Kelim, Chapter Three, Mishnah Seven
1) A cauldron which was lined with mortar or with potter’s clay:
a) That which touches the mortar is unclean;
b) But that which touches the potter’s clay is clean.
2) A kettle which was punctured and the hole was stopped with pitch:
a) Rabbi Yose rules that it is clean since it cannot hold hot water as cold.
3) The same ruling he also gave concerning vessels made of pitch.
a) Copper vessels which were lined with pitch the lining is clean,
b) But if they are used for wine, it is unclean.
Section one: The mishnah presents an earthenware cauldron which was lined with either of two materials: mortar or potter’s clay. The mortar is thick and is a permanent coating. Therefore, if the kettle is defiled the coating is as well and it will subsequently affect food or liquid as well, as if they touched the kettle.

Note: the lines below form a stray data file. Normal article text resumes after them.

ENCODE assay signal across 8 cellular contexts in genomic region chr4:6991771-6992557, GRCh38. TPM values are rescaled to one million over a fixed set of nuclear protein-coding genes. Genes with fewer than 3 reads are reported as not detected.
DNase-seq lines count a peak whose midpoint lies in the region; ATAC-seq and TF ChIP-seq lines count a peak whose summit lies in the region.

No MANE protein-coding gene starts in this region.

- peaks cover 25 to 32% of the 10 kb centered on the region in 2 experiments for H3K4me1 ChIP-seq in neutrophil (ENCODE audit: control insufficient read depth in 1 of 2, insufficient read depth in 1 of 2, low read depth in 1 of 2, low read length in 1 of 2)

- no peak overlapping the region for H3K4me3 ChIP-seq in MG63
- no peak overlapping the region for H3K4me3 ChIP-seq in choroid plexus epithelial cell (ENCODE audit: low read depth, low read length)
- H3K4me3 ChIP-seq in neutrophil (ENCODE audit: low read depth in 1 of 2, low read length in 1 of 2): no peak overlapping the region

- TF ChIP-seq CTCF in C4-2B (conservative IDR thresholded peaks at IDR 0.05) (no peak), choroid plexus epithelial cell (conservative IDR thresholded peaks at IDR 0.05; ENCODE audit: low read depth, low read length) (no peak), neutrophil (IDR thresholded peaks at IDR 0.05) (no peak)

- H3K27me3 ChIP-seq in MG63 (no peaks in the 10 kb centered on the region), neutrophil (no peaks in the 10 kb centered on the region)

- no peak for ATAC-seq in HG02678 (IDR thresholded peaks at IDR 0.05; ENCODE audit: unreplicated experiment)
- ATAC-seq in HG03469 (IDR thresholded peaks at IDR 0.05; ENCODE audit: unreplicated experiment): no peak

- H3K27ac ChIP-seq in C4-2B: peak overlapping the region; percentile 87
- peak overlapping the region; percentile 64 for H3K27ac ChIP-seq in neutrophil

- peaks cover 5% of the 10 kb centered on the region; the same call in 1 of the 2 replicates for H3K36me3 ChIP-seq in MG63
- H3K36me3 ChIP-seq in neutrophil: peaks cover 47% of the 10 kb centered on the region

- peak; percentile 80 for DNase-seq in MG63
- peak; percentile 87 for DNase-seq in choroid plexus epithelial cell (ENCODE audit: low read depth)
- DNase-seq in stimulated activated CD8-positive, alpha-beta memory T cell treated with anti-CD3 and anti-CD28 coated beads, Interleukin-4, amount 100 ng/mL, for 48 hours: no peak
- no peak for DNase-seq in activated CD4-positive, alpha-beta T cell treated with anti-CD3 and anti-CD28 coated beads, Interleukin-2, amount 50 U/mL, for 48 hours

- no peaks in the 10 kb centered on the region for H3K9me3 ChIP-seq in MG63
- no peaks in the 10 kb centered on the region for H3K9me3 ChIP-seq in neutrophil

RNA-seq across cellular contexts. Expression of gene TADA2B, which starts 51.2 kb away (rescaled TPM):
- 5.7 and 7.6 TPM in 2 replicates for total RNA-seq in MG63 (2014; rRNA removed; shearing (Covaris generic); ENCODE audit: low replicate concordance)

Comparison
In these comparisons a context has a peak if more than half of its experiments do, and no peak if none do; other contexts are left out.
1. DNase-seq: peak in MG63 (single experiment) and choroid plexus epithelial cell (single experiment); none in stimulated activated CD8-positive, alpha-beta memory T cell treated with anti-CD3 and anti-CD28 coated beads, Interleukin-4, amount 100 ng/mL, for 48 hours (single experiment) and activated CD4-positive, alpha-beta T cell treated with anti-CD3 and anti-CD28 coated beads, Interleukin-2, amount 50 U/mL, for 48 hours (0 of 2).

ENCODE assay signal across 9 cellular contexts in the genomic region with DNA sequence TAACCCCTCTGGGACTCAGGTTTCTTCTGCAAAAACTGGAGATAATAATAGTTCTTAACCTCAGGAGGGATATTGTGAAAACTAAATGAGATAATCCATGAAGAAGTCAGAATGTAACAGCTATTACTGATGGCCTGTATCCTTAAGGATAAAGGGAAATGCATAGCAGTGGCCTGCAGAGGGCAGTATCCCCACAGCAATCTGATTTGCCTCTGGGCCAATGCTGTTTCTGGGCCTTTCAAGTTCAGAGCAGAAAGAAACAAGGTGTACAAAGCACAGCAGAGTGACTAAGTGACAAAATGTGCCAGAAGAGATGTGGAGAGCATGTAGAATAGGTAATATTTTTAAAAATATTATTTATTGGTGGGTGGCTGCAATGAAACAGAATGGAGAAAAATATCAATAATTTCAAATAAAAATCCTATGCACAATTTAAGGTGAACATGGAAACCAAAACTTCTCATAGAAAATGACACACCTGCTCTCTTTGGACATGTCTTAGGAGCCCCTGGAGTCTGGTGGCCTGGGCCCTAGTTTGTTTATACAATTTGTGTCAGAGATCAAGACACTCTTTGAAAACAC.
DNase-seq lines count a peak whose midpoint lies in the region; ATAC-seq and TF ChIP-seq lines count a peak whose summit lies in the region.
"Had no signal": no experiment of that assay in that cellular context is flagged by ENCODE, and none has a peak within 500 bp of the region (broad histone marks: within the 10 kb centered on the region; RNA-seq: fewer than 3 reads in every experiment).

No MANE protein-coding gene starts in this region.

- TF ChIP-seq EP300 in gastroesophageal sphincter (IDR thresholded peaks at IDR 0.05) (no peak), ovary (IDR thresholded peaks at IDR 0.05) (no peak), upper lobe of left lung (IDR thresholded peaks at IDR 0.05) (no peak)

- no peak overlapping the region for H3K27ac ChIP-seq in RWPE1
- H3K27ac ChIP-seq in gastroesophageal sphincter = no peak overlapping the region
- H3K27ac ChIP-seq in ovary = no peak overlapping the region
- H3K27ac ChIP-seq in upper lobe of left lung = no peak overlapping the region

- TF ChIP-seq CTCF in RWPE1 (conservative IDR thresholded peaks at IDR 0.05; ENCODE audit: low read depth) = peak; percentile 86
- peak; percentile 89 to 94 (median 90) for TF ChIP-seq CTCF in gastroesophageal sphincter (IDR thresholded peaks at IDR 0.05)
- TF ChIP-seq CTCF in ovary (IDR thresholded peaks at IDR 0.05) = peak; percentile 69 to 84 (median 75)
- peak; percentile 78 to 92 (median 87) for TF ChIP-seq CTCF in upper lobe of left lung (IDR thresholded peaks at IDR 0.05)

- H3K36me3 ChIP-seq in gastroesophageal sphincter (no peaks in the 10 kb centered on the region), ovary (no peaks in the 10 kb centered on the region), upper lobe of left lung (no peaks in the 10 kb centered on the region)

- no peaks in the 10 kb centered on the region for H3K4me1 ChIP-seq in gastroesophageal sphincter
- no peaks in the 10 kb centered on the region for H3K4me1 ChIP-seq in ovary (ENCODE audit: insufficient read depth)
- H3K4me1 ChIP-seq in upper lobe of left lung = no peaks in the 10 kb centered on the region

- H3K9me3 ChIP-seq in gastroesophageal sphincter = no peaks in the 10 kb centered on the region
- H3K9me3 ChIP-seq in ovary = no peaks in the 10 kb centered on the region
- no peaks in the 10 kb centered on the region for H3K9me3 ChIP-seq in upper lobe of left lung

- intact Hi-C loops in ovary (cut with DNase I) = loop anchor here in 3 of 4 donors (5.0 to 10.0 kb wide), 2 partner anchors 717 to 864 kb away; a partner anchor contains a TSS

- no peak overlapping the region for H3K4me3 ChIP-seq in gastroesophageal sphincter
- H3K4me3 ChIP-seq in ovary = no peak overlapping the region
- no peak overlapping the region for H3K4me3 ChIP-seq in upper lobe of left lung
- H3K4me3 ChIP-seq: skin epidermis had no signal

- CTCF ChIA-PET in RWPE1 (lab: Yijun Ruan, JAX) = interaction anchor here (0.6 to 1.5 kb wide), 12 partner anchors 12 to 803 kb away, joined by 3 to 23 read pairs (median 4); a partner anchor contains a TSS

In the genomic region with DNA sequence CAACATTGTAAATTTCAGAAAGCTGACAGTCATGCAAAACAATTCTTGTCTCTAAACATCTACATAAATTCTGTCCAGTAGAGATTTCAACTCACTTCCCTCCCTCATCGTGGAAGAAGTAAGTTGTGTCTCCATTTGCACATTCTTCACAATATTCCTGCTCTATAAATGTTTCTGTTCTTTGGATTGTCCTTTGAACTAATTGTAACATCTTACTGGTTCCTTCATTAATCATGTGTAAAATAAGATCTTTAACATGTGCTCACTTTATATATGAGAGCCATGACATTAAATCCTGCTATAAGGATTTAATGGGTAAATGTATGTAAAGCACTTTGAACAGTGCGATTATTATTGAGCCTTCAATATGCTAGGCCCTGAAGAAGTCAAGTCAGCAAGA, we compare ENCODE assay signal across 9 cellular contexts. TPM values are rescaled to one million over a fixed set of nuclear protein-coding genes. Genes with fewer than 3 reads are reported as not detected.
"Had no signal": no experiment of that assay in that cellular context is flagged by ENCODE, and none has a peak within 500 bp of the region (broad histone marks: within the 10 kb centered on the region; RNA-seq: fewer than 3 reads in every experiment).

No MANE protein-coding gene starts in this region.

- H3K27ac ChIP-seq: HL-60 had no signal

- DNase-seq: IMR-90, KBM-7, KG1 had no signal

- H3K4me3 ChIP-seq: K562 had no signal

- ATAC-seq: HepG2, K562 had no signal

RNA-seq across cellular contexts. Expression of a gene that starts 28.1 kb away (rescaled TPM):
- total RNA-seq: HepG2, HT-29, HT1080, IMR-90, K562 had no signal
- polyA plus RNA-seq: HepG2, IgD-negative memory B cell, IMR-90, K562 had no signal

But the potter’s clay is not permanent and is thinner than the mortar. Therefore the lining is not affected by the impurity of the kettle.
Section two: According to Rabbi Yose the pitch used to stop up the hole is not sufficient to make the kettle useful again. Since it cannot be used for its main purpose, to hold hot water, it is not considered to be a vessel and it cannot contract impurity. This is true even though it can be used to hold cold water.
Section three: Rabbi Yose issued the same ruling with regard to all vessels coated with pitch. If the vessel was meant to be used with hot water, the pitch cannot be made impure by the impurity of the vessel.
This is illustrated with regard to copper vessels. If the copper vessel was designed to be used with hot liquids, the impurity of the vessel is not transmitted to the coating. But if the vessel is used to hold wine which is cold, the vessel can transmit impurity to the lining because the lining is sufficient for holding wine.